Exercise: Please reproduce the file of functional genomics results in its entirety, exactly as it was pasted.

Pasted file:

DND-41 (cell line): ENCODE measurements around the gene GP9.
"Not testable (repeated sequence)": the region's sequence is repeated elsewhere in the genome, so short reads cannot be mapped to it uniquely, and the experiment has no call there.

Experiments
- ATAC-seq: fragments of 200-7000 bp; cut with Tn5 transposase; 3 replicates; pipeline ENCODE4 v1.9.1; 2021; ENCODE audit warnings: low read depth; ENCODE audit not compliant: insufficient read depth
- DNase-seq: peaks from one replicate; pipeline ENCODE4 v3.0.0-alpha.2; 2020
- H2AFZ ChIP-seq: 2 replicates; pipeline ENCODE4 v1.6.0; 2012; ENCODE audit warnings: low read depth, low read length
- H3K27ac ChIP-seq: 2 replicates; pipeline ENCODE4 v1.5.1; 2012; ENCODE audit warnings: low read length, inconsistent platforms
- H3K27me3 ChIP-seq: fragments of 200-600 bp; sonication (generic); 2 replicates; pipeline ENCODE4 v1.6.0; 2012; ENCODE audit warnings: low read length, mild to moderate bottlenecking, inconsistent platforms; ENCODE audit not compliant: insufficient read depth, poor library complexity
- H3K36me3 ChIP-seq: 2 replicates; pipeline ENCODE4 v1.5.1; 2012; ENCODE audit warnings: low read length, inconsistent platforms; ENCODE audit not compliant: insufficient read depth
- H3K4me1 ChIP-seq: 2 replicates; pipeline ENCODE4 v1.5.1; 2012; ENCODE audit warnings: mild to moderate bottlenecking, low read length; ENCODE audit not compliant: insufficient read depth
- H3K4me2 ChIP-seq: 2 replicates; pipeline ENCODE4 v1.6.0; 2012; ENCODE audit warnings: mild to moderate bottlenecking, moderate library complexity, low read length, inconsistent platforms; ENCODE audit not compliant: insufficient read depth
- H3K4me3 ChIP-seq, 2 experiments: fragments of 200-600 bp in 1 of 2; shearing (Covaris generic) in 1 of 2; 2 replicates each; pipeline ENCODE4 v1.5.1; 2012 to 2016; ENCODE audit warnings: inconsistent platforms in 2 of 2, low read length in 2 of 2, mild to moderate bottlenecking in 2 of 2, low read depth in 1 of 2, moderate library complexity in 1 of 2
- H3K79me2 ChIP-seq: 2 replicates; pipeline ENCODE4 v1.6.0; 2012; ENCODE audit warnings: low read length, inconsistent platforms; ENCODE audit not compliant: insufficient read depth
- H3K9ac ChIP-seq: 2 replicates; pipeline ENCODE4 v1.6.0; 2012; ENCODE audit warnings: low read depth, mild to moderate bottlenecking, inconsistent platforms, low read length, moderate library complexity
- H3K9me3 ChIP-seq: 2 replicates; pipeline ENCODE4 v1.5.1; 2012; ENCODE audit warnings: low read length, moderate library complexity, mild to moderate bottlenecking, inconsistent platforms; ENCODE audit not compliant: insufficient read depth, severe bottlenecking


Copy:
DND-41 (cell line): ENCODE measurements around the gene GP9.
"Not testable (repeated sequence)": the region's sequence is repeated elsewhere in the genome, so short reads cannot be mapped to it uniquely, and the experiment has no call there.

Experiments
- ATAC-seq: fragments of 200-7000 bp; cut with Tn5 transposase; 3 replicates; pipeline ENCODE4 v1.9.1; 2021; ENCODE audit warnings: low read depth; ENCODE audit not compliant: insufficient read depth
- DNase-seq: peaks from one replicate; pipeline ENCODE4 v3.0.0-alpha.2; 2020
- H2AFZ ChIP-seq: 2 replicates; pipeline ENCODE4 v1.6.0; 2012; ENCODE audit warnings: low read depth, low read length
- H3K27ac ChIP-seq: 2 replicates; pipeline ENCODE4 v1.5.1; 2012; ENCODE audit warnings: low read length, inconsistent platforms
- H3K27me3 ChIP-seq: fragments of 200-600 bp; sonication (generic); 2 replicates; pipeline ENCODE4 v1.6.0; 2012; ENCODE audit warnings: low read length, mild to moderate bottlenecking, inconsistent platforms; ENCODE audit not compliant: insufficient read depth, poor library complexity
- H3K36me3 ChIP-seq: 2 replicates; pipeline ENCODE4 v1.5.1; 2012; ENCODE audit warnings: low read length, inconsistent platforms; ENCODE audit not compliant: insufficient read depth
- H3K4me1 ChIP-seq: 2 replicates; pipeline ENCODE4 v1.5.1; 2012; ENCODE audit warnings: mild to moderate bottlenecking, low read length; ENCODE audit not compliant: insufficient read depth
- H3K4me2 ChIP-seq: 2 replicates; pipeline ENCODE4 v1.6.0; 2012; ENCODE audit warnings: mild to moderate bottlenecking, moderate library complexity, low read length, inconsistent platforms; ENCODE audit not compliant: insufficient read depth
- H3K4me3 ChIP-seq, 2 experiments: fragments of 200-600 bp in 1 of 2; shearing (Covaris generic) in 1 of 2; 2 replicates each; pipeline ENCODE4 v1.5.1; 2012 to 2016; ENCODE audit warnings: inconsistent platforms in 2 of 2, low read length in 2 of 2, mild to moderate bottlenecking in 2 of 2, low read depth in 1 of 2, moderate library complexity in 1 of 2
- H3K79me2 ChIP-seq: 2 replicates; pipeline ENCODE4 v1.6.0; 2012; ENCODE audit warnings: low read length, inconsistent platforms; ENCODE audit not compliant: insufficient read depth
- H3K9ac ChIP-seq: 2 replicates; pipeline ENCODE4 v1.6.0; 2012; ENCODE audit warnings: low read depth, mild to moderate bottlenecking, inconsistent platforms, low read length, moderate library complexity
- H3K9me3 ChIP-seq: 2 replicates; pipeline ENCODE4 v1.5.1; 2012; ENCODE audit warnings: low read length, moderate library complexity, mild to moderate bottlenecking, inconsistent platforms; ENCODE audit not compliant: insufficient read depth, severe bottlenecking